Location: Oued Zem, Morocco
Weight: 1 Pound 3.5 Ounces
Dimensions: 6 Inches Long, 4.1 Inches Wide, 2 Inches Thick (Matrix)
Vertebrae Dimensions: 1.5 Inches
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54 million years old.
Size: Approximately 9 meters long
Known locations: Worldwide
Time period: Eocene
Fossil representation: Teeth and vertebral centra.
Since the skeletons of sharks are composed of biodegradable cartilage rather than longer-lasting bone, often times the only fossil evidence of prehistoric species consists of teeth and Veratbae (sharks grow and shed thousands of teeth during their lifetimes, which is why they're so abundant in the fossil record). That's the case with the early Cenozoic Otodus, whose huge (three or four inches long), sharp, triangular teeth point to a full-grown adult size of up to 30 feet, though we know frustratingly little else about this prehistoric shark, other than that it likely fed on prehistoric whales, other, smaller sharks, and the abundant prehistoric fish that lived in the world's oceans 50 million years ago.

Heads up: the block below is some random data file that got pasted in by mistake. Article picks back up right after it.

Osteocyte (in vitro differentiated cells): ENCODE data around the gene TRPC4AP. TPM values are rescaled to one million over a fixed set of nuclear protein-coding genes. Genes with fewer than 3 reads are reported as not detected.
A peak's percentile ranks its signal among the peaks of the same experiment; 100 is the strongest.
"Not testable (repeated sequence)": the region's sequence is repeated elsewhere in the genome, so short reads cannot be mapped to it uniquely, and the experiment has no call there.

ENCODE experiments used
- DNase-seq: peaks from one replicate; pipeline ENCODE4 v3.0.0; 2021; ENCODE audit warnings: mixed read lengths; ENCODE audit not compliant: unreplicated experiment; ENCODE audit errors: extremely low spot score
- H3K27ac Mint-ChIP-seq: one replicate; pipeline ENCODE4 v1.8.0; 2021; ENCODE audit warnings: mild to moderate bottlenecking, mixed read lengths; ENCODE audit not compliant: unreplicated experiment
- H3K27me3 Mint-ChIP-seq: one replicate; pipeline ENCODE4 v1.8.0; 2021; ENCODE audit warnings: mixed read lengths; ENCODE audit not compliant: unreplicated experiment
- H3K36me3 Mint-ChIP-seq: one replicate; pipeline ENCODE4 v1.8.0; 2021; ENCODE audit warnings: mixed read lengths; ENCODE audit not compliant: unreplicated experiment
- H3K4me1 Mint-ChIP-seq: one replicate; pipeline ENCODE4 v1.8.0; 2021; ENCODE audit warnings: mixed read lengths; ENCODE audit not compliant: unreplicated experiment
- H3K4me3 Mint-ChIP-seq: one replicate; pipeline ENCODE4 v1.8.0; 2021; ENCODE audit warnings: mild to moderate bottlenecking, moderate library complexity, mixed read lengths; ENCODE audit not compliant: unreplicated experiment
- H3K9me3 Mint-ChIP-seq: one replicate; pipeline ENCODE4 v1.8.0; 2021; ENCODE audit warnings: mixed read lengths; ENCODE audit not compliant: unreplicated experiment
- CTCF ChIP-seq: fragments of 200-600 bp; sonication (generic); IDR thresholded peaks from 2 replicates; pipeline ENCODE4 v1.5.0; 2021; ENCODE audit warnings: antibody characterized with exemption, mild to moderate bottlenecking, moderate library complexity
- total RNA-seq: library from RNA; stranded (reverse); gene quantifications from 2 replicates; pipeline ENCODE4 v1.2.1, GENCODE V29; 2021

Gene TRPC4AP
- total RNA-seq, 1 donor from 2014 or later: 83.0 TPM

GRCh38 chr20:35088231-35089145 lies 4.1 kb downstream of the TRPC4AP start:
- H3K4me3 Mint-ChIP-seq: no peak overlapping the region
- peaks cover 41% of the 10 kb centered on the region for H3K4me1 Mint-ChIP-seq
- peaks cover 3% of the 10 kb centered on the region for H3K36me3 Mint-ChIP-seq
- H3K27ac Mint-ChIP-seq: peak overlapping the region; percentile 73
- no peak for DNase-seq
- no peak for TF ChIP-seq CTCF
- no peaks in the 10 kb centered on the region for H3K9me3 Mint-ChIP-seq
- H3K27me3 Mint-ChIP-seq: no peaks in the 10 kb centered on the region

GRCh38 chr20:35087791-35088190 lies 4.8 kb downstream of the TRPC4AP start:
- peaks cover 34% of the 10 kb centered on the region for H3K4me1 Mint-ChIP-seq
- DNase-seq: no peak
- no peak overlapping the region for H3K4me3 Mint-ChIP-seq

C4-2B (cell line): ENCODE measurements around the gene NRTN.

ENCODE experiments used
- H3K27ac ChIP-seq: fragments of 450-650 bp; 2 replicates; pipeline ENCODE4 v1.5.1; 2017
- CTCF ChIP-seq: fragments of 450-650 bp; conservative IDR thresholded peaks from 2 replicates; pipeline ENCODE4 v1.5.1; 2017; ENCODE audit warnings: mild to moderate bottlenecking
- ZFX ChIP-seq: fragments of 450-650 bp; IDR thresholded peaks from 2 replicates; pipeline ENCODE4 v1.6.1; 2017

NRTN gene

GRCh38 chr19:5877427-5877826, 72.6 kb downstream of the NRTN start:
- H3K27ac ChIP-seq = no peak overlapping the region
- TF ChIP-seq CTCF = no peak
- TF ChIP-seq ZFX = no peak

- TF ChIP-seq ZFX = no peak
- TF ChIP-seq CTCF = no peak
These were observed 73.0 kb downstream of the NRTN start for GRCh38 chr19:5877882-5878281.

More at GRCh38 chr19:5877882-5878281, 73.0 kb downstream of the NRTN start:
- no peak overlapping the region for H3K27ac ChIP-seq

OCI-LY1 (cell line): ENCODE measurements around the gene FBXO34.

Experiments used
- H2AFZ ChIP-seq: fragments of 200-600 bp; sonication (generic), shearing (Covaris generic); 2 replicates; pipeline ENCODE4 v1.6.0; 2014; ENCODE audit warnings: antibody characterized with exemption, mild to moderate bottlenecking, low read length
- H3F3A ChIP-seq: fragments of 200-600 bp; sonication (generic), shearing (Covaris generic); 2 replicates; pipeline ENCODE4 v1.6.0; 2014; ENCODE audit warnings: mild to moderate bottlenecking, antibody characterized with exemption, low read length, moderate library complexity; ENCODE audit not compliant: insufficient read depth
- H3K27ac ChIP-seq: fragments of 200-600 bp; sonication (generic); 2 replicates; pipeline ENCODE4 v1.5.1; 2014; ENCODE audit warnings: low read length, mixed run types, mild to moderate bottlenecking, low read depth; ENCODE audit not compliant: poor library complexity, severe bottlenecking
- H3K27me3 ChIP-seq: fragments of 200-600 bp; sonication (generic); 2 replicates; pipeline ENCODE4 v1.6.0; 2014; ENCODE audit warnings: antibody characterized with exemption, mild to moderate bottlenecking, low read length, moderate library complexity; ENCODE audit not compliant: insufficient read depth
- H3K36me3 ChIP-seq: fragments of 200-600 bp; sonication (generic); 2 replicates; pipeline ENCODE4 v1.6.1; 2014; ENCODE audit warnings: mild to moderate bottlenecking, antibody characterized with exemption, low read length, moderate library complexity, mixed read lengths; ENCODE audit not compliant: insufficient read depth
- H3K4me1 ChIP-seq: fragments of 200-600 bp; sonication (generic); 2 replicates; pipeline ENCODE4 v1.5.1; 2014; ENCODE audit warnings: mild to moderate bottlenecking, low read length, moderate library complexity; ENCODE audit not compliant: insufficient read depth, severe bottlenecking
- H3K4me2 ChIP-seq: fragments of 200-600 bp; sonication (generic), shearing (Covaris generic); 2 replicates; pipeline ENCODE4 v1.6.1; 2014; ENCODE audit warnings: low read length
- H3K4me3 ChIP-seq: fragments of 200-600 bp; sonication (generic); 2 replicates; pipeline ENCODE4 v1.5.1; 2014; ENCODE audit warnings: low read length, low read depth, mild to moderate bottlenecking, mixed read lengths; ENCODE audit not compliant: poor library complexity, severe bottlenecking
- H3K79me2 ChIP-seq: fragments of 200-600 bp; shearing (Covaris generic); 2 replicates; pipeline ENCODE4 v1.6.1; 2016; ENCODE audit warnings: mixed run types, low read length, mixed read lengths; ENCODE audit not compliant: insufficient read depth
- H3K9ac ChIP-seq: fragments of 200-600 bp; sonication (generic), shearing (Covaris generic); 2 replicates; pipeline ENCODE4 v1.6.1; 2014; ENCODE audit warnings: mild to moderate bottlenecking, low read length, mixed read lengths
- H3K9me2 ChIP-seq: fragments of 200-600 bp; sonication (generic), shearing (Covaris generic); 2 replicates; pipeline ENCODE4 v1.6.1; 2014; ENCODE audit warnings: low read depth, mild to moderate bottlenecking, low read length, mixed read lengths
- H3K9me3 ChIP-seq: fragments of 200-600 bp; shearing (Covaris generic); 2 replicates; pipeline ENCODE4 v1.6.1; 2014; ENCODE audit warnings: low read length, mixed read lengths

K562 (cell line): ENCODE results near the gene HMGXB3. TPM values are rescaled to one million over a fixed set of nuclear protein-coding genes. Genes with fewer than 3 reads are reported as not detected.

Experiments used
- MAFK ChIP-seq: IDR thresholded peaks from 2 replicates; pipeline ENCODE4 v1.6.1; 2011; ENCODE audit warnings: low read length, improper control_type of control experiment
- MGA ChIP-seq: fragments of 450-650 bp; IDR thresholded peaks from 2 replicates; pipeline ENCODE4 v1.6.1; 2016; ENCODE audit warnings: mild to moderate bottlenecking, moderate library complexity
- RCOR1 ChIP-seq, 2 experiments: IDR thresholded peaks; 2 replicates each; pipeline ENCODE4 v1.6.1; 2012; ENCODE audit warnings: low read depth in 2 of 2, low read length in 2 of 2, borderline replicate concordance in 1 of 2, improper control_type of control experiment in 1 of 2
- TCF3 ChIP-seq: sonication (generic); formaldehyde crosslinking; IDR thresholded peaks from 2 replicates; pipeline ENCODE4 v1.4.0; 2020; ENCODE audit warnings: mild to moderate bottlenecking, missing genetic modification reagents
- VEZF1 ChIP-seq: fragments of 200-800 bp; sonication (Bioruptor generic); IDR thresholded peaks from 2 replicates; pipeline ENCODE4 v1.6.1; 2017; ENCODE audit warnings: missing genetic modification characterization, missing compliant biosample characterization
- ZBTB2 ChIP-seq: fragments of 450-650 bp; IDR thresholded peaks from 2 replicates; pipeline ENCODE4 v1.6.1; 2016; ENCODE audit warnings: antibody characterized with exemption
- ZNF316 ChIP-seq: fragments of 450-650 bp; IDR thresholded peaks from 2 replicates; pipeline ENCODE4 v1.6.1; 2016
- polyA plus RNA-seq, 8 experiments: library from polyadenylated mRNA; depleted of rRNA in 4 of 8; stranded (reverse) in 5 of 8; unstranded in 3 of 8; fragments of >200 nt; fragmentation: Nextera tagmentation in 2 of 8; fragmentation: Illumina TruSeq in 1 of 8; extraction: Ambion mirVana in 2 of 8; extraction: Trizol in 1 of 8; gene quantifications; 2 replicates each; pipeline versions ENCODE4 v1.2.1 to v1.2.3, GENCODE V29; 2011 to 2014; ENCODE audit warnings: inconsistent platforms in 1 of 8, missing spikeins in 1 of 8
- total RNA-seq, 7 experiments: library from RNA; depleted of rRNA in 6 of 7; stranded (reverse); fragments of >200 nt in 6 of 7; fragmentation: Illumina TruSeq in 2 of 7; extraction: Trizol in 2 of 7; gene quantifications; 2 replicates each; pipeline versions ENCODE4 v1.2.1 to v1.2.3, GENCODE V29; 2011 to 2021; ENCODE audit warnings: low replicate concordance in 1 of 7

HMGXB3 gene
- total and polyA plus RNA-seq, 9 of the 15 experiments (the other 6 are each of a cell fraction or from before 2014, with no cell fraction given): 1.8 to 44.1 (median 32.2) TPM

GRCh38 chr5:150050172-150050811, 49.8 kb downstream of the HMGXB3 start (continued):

Its fossilized teeth aside, Ototodus' greatest claim to fame is that it seems to have been directly ancestral to Megalodon, the 50-foot-long, 50-ton predatory behemoth that ruled the world's oceans right until the cusp of the modern era. (This is not to diminish Otodus' own place in the record books; this prehistoric shark was at least one and one-half times as big as the biggest Great White Sharks alive today.) Paleontologists have established this evolutionary link by examining the similarities between these two sharks' teeth; specifically, the teeth of Otodus show early hints of the flesh-ripping serrations that would later characterize the teeth of Megalodon.